21 July 2016 | 119 Comments
In a surprising move 9 years ago, Sprint fired more than 1,000 of their customers. They contacted those customers to say that their contracts would expire in a few months, and they would need to find another mobile provider.
Why would a company “fire” their customers? Aren’t customers how companies stay in business?
Here’s what Sprint revealed: Those 1,000 customers were calling Sprint’s customer service line about 40,000 times a month. That’s an average of 480 calls per person each year!
Sprint realized that by spending such a huge amount of time on those customers–customers who, it seemed, were asking the same questions over and over and were never going to be satisfied with the answers–their customer service team was neglecting their other customers. Plus, if you’re paying customer service reps to answer 40 calls a month from the same person, you’re losing a lot of money on that customer.
I think they made the right decision.
I never want to fire a customer. I get no joy from it, nor do I want customers to fear being “fired.” I love the vast majority of my customers, even those who are bluntly critical. These are extreme edge cases, the 0.01% that get in the way of me being at my best for the other 99.99%.
Just to be clear what “firing a customer” means for a company like Stonemaier Games, it usually equates to me removing the customer from our e-newsletter list. There’s really nothing to stop anyone from backing one of my Kickstarter projects. At best, after the project is over, I can refund their pledge, removing them as a backer. That’s exceptionally rare.
Here are the types of things that will motivate me to “fire” you (or, as a commenter called it, “customer stratification”):
- If you’re racist, sexist, bigoted, or a complete jerk to me or other backers. I once got the nastiest message from a backer in central Europe accusing me of being an ignorant American and making his shipping fee higher than backers in western Europe (which, of course, is simply how courier rates in Europe are priced). It was actually so nasty and bigoted that I reported it to Kickstarter.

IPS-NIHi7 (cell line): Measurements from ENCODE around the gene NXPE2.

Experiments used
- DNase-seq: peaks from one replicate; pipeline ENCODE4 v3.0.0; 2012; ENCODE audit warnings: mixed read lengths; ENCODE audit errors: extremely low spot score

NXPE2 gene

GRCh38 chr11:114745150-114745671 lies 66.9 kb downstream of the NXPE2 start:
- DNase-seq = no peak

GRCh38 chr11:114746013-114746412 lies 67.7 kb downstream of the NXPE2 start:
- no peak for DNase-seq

- If you’re unreasonably picky to a costly extreme. I got a message from a Scythe backer recently who asked for a replacement box. To the right you can see a photo of the “damage,” the slightest wrinkle on one of the corners. I wrote him back to say that at best we could offer him a $15 refund, and he replied to say that $50 would be more appropriate. $50! That was a clear signal to me that there was too big of a gap between our perspectives.
- If you’re a troll. If you frequently troll forums to shout about how you hate things (particularly–but not limited to–my games), well, you can do that all you want. I believe in free speech. But if that’s the type of thing that makes you feel good about yourself, you’re not a good fit for Stonemaier Games.
There’s one more type of customer who simply isn’t prudent for me to retain. This is the expensively negligent customer.
Let’s say that you run a Kickstarter campaign for an expensive, heavy game. You offer a money-back guarantee, with the intent being that if backers have financial hardship or if they play the game and don’t like it, they can send it back for a full refund (including shipping both ways). Over the next 7 months, you hear from about a dozen backers who ask for refunds, and of course you provide them.
Finally you start fulfilling rewards. One US backers receives his game, and as soon as he receives it, he emails you to say he wants to return it for a refund. You oblige, of course. When it arrives at your office, you’re surprised to find that it’s an unopened, mint-condition Collector’s Edition.
You’re not mad at the customer. After all, even with the $35 total shipping costs to and from that backer, you can still sell the game at a profit. But knowing what you do about this customer–that they needlessly cost you $35 on a game they could have just cancelled before you shipped it–is it prudent for you to sell more games to that customer in the future?
(and yes, I’m talking about Scythe)
What do you think about this concept? I figure it might be offputting to some people, especially coming from someone who proclaims to be inclusive, not exclusive. But sometimes I’ve had to draw a line, and this is where I draw it.